Buying a Home in the Bay Area Is Still Cheaper Than Renting
May 20, 2015 • Posted in Market Conditions
Home prices grew slightly faster than rents across the country over the past year, but purchasing a property remains the less-expensive option, thanks in part to low mortgage rates. That’s true even here in the Bay Area, which lays claim to the highest home prices in the nation.
According to a recent Trulia study, buying a home is currently 35 percent cheaper than renting in all 100 of the largest U.S. metro areas, up from 33 percent one year ago. The company calculated its buy-versus-rent ratio assuming a 30-year, fixed-rate mortgage with a 3.87 percent rate and a 20 percent down payment. The study also assumes that buyers are in the 25 percent tax bracket and plan to keep the property seven years and itemize federal tax deductions.
Trulia says that declining mortgage rates – which averaged 4.5 percent in 2014 – are one reason that it’s becoming cheaper to own a home than it is to rent one. The other is that home price growth outpaced rent increases by just 0.2 percent over the past year.
San Jose homebuyers currently face the largest prices in the nation, with the median sales price at $900,000 in the first quarter according to the latest statistics from the National Association of Realtors. San Francisco was the nation’s second priciest market, with a median sales price of $748,300. So while the gap between owning and renting in the Bay Area is predictably smaller than it is nationwide, it is still substantial.
Trulia estimates that it is 24 percent cheaper to own a home in San Francisco than it is to rent, up from 17 percent in the spring of 2014. In San Jose, it is 17 percent more affordable to buy than rent this spring compared with 11 percent one year ago. Still, the report characterizes both Bay Area markets as ones where buying versus renting is “a tougher call.”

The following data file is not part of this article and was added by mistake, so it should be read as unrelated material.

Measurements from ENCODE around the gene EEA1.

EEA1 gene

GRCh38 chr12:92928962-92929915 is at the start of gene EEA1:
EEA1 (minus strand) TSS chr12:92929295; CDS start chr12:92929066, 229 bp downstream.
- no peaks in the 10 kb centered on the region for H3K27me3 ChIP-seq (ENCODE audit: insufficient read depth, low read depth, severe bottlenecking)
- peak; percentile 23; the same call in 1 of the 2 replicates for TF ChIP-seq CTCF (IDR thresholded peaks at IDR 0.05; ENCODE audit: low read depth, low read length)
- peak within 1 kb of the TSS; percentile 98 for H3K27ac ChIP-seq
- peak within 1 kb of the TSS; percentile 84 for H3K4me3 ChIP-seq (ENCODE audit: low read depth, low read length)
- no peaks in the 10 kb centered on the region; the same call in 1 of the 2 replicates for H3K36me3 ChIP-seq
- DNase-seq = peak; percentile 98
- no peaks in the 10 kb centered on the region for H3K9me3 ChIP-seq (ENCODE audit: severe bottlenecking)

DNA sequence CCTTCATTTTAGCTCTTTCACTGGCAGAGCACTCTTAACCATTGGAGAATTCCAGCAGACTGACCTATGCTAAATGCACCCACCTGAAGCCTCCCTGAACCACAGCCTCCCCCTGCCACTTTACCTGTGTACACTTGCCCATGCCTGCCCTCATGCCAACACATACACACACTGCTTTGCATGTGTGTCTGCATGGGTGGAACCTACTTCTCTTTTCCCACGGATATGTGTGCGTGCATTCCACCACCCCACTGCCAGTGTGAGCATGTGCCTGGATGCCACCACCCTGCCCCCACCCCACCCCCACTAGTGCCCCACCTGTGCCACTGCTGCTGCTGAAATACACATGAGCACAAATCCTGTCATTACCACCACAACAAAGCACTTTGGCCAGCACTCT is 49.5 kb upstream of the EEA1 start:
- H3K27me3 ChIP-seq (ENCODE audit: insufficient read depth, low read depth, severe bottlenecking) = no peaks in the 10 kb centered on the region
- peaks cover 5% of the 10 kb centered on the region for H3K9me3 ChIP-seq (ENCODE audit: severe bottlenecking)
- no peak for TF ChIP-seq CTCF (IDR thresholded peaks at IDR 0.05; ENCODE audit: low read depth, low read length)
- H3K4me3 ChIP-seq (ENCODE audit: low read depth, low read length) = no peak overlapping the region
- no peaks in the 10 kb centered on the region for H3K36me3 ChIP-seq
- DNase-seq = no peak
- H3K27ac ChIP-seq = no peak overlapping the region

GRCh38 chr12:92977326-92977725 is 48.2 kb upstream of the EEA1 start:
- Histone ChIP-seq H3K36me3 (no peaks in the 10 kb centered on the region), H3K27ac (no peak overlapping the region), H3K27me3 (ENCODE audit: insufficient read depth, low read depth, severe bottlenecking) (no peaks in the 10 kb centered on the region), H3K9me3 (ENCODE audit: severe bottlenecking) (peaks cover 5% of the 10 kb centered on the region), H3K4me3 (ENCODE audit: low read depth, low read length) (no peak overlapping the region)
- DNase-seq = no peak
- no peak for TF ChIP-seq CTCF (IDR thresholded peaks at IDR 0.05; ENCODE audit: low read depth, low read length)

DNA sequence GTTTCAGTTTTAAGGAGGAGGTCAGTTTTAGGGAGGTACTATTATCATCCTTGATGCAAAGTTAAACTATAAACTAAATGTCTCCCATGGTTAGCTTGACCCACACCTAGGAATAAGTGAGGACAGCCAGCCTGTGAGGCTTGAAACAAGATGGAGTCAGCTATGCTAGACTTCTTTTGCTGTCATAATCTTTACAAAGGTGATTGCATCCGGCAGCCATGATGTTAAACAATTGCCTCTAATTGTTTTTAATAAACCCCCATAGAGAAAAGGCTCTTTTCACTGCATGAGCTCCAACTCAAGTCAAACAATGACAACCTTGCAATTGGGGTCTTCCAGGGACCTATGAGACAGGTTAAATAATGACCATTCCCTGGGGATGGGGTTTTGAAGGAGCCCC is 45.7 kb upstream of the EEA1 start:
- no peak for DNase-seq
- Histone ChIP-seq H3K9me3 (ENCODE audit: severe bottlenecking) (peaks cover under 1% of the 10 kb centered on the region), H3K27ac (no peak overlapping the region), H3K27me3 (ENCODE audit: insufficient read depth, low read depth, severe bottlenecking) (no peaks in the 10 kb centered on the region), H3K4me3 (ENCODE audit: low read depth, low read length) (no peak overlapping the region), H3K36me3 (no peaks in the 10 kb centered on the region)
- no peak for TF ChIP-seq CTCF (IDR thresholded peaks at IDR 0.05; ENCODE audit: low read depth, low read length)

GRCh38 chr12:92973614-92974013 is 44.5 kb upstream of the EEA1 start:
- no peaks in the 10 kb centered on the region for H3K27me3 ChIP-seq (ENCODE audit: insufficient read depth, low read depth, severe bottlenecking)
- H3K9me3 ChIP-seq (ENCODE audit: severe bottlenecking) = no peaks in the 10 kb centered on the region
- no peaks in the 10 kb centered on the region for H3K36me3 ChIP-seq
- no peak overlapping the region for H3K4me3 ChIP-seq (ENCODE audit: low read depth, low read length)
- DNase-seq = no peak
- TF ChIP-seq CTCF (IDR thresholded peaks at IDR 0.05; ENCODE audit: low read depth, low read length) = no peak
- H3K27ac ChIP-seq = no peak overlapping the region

Trulia points out that homebuyers should also carefully consider HOA fees when deciding whether it is more affordable to purchase than rent, as they can narrow the gap. Both San Francisco and San Jose ranked within the top 10 U.S. markets for highest monthly HOA fees — $300 and $290, respectively.
Even when factoring in HOA fees, it is still 15 percent cheaper to buy than rent in San Francisco and 8 percent cheaper to do in San Jose, Trulia says. However, the company notes that under certain scenarios, renting might gain the upper hand. For instance, buying a home would be more expensive than renting in 29 percent of the 100 largest U.S. metro areas were an owner to not itemize deductions, keep the property five years, and qualify for a mortgage rate of 4.5 percent.
Renters who are considering purchasing a home should note that mortgage rates remain near historic lows, averaging 3.85 percent for a 30-year, fixed-rate loan for the week ended May 14. But the low rates may not linger much longer, according to Freddie Mac’s May 2015 U.S. and Housing Market & Economic Outlook, which projects them to rise to 4 percent by the end of the year and 4.9 percent by 2016.
In its latest US Housing Analysis and Forecast, John Burns Real Estate Consulting says that it also expects mortgage rates to increase, though the company predicts that they will remain around 3.8 percent for the remainder of 2015.
If you plan to buy a home in the Bay Area or the Lake Tahoe/Truckee region, Pacific Union’s mortgage partner, Mortgage Services Professionals, can offer loan advice and consultation to help make your purchase a success.